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Promoting Good Governance.

Pneumonia kills 480 children daily in Nigeria

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A leading child rights organisation, Save the Children, says pneumonia is killing one child every three minutes in Nigeria, which amounts to a total of 480 children in a day nationwide.

The organisation also disclosed that Nigeria has the highest number of pneumonia deaths globally, as the disease claimed the lives of 162,000 children in Nigeria under the age of five in 2018.

Pneumonia, which is caused by bacteria, viruses or fungi, and leaves children fighting for breath as their lungs fill with pus and fluid, is now a leading killer of children in Nigeria, causing 19 per cent of under-five deaths.

Kevin Watkins, Chief Executive of Save the Children, the UK who disclosed these numbers at a press conference on Monday to commemorate this year’s World Pneumonia Day, said pneumonia is a leading killer of children in Nigeria, causing 19 per cent of under-five deaths.

Nigeria ranked second behind India in 2017 with 132,556 number of under-five deaths from children while India topped the world with a total of 178,717 children deaths.

He called on the Federal Government to urgently commit new resources to tackling the deadly disease.

“Globally, 802,000 children under the age of five died from pneumonia in 2018, more than from any other disease. By comparison, 437,000 children under five died due to diarrhoea and 272,000 to malaria,” Watkins.

“Just five countries were responsible for more than half of child pneumonia deaths: Nigeria 162,000, India 227,000; Pakistan 58,000; the Democratic Republic of Congo, 40,000 and Ethiopia 37,000.”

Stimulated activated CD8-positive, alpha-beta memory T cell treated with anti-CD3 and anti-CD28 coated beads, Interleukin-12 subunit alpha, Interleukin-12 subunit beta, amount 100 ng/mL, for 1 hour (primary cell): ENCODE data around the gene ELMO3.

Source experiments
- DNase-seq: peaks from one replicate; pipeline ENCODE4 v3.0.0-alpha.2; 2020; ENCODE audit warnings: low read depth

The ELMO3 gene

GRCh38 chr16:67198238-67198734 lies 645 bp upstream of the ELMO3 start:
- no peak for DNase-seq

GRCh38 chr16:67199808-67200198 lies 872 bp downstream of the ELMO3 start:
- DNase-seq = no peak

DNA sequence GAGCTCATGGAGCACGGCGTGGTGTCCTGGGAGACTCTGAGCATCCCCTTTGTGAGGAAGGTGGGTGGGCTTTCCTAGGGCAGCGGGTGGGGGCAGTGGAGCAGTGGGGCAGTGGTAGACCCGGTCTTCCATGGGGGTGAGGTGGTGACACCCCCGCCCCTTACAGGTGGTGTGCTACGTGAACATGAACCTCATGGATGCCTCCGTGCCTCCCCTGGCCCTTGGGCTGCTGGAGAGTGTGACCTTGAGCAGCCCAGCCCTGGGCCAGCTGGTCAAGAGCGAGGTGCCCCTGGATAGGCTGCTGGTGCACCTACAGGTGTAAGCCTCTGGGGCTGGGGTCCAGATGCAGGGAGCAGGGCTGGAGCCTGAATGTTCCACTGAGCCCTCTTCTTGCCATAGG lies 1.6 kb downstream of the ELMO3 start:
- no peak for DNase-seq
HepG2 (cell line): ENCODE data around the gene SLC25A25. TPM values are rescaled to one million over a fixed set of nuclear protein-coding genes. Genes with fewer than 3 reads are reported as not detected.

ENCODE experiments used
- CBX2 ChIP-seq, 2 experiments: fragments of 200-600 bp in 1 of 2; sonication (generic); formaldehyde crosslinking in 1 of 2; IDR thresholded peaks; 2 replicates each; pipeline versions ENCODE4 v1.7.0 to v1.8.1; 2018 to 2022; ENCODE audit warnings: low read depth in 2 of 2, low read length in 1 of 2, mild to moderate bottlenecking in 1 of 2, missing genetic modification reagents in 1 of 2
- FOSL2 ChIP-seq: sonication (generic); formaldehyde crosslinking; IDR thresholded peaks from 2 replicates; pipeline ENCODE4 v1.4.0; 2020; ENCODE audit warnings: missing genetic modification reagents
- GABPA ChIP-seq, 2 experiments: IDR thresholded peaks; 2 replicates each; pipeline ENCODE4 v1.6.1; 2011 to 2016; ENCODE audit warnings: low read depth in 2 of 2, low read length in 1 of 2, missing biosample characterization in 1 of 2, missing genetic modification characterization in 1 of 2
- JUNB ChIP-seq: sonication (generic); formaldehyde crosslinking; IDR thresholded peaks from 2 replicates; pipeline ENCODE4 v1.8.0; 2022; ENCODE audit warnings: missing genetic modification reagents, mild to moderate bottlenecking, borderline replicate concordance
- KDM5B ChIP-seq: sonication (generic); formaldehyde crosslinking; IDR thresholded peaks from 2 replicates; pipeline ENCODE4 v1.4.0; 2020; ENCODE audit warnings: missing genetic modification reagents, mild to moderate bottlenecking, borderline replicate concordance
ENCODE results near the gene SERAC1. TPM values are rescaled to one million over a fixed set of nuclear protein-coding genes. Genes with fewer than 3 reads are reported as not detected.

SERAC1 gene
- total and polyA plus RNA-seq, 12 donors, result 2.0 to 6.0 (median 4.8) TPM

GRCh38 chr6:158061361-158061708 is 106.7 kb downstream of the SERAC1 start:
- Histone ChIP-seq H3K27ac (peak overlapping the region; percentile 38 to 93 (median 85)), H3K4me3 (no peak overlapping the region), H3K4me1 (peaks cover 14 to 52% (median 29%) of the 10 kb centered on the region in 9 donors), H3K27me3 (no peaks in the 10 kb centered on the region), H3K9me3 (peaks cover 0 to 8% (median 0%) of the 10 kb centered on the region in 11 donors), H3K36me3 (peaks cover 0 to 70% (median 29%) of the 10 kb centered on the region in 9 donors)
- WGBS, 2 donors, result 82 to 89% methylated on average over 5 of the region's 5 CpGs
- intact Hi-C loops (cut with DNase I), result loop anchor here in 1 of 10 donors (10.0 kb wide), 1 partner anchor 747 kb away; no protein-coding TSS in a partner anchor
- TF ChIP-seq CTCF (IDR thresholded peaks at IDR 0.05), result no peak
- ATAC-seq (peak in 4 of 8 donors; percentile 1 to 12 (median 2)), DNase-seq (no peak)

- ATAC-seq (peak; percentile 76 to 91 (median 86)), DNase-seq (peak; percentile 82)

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He explained that children with immune systems weakened by other infections or by malnutrition and those living in areas with high levels of air pollution and unsafe water are at far greater risk.

Watkins added that recent analysis found out that Nigerian children born in the poorest households were nearly three times more likely to die from diseases like pneumonia before their fifth birthday, compared to the richest children.

He noted that the picture is starkest in Zamfara State, where children are five times as likely to die before the age of five compared to children from Kwara State.

Watkins said that most pneumonia deaths can be prevented with vaccines and easily treated with low-cost antibiotics, such as Amoxicillin DT.

He, however, lamented that millions of children are missing out on both more than 40 per cent of one-year-olds in Nigeria are unvaccinated and three in four children suffering from pneumonia symptoms do not get access to medical treatment.

Watkins said it was time for government, United Nations and multilateral agendas, companies and Non-governmental organisations to join forces to light pneumonia and protect these children.

According to him, “This is a forgotten global health epidemic that demands a greater international response. Millions of children are dying for want of vaccines, affordable antibiotics, and routine oxygen treatment. The pneumonia crisis is a symptom of neglect and indefensible inequalities in access to health care.”

Deirdre Keogh, Save the Children Country Director, said that the organisation was collaborating with the Every Breath Counts (EBC) Coalition, supported the federal government in the development of the National integrated Pneumonia Control Strategy, stressing that it was an important step in addressing pneumonia.

Also, Save the Children UK Ambassador, Florence  Otedola, also known as DJ Cuppy, said Nigeria spent just $10 per person on health care in 2015, which she said was far below the $86 minimum level recommended by the World Health Organisation.

“We can all do our part in making sure the children of Nigeria do not die from pneumonia. lnvite us to come together and invest in providing treatment to every last child who deserves to survive this preventable disease.”

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